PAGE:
Animated Sequels: The Good, the Bad, and the Ugly

It's a well-known fact that most princess stories end with "happily ever after," which is why it makes little sense to follow them up with a sequel. Disney started the sequel craze in 1994 when they created The Return of Jafar as a direct-to-video release to kick off the Aladdin animated series. The Return of Jafar took only a couple of months to produce, unlike most theatrical animated films which take years. Since Disney profited from it more than they expected to, Michael Eisner, the CEO at the time, thought it would be a good idea to make more direct-to-video sequels because they were so cheap and easy. Other copycat animation studios quickly followed in their footsteps.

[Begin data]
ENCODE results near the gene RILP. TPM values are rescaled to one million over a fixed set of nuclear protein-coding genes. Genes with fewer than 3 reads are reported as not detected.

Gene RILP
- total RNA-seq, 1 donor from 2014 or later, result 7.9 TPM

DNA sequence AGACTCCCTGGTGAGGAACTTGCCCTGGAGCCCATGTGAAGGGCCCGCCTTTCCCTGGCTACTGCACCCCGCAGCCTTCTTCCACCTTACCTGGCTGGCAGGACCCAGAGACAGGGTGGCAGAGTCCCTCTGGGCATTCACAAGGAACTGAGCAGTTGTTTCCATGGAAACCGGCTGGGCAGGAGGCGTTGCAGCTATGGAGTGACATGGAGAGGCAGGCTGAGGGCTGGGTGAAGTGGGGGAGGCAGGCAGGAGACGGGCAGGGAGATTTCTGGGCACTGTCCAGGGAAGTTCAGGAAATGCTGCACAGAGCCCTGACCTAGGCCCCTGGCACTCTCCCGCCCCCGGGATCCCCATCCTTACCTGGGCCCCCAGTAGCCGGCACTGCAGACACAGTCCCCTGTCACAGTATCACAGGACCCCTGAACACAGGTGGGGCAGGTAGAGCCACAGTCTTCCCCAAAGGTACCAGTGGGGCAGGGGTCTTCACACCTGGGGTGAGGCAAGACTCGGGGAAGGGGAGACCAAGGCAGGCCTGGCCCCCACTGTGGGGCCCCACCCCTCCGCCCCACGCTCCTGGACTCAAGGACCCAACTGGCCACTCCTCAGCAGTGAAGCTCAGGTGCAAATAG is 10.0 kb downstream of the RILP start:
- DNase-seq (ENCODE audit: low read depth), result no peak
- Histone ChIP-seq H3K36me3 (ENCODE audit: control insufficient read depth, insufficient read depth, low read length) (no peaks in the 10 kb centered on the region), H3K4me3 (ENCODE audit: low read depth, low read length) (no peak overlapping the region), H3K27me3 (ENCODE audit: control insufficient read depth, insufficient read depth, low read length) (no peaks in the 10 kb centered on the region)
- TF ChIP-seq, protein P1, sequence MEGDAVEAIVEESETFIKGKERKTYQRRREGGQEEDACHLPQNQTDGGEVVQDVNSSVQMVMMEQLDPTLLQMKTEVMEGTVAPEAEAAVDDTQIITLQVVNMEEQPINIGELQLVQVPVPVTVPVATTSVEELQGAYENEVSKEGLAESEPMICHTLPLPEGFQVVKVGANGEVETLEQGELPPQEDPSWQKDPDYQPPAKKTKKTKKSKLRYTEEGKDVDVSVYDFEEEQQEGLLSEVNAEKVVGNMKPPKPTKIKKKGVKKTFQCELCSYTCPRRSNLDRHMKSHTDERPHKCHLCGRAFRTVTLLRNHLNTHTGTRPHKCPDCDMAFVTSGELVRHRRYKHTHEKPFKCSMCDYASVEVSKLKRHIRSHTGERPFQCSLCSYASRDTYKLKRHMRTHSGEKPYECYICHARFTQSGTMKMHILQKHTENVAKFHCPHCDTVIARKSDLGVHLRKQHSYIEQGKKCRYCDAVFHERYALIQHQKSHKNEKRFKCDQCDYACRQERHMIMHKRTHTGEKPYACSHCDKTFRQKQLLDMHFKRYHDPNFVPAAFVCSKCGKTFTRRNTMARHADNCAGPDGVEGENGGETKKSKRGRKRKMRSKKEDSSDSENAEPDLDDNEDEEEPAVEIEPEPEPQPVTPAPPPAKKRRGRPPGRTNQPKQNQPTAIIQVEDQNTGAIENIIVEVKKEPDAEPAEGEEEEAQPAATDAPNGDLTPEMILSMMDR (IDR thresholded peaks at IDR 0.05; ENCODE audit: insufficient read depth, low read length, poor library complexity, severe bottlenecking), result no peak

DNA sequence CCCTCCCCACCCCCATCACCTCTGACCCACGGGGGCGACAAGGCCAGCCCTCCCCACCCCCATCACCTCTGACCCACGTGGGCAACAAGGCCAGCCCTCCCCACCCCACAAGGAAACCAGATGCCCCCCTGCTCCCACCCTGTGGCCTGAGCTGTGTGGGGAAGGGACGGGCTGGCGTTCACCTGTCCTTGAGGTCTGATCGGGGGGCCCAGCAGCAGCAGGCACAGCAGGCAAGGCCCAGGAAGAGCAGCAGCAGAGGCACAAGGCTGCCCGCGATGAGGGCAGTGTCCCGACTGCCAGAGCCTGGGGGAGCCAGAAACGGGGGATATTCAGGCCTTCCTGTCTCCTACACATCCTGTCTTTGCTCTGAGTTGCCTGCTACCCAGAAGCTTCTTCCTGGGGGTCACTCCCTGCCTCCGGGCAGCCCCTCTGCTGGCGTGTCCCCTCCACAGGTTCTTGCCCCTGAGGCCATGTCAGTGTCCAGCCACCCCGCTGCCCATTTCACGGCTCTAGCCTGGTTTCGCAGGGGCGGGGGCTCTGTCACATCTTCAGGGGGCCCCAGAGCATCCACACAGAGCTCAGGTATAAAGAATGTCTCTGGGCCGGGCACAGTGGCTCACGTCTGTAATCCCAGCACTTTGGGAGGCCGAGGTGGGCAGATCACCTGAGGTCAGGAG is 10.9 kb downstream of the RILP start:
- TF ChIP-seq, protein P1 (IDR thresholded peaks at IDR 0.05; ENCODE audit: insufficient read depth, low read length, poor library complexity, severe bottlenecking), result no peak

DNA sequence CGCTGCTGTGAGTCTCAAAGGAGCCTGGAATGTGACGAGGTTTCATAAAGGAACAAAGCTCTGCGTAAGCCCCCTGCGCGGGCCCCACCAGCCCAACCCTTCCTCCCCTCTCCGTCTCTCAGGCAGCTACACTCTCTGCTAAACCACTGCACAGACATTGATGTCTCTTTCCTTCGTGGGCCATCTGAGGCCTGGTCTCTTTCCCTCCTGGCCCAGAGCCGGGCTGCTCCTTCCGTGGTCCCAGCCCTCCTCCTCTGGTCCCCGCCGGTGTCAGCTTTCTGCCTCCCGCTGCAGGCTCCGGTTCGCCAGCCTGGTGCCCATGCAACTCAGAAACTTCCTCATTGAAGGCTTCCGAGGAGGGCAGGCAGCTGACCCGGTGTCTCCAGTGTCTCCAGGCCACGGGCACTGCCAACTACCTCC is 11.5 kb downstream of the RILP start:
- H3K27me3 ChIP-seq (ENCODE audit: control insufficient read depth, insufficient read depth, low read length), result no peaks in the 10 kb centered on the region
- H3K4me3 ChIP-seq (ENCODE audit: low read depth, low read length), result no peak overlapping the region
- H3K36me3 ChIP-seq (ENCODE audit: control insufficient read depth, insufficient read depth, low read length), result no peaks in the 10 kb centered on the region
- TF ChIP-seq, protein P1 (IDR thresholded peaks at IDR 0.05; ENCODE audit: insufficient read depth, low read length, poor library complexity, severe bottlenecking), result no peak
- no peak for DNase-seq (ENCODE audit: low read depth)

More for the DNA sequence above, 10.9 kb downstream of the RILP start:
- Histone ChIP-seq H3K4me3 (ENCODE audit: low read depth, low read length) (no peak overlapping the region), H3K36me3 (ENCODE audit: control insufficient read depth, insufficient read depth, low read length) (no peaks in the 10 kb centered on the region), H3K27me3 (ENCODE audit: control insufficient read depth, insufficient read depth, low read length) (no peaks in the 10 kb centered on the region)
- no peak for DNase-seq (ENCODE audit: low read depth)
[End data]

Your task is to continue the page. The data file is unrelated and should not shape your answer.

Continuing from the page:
As the first of its kind, The Return of Jafar is one of the most cringe-worthy sequels of the "cheapquel" era. It focuses mainly on the irritating Iago, causing the other beloved characters to take a backseat. The movie's only romance song, "Forget About Love," is dominated by Iago's grating voice with a small duet from Aladdin and Jasmine at the end. It was animated mostly overseas, and the characters consistently go off model. Ironically, only two years later, the second Aladdin sequel, Aladdin and the King of Thieves, was one of the best Disney sequels ever made. It boasted memorable songs, immensely improved animation, and a story-driven plot focusing on Aladdin and Jasmine's wedding and secrets from Aladdin's past. Robin Williams reprised his role as the Genie in a big way, after refusing to come back for The Return of Jafar due to Disney taking advantage of his popularity to sell the first movie against hsi wishes.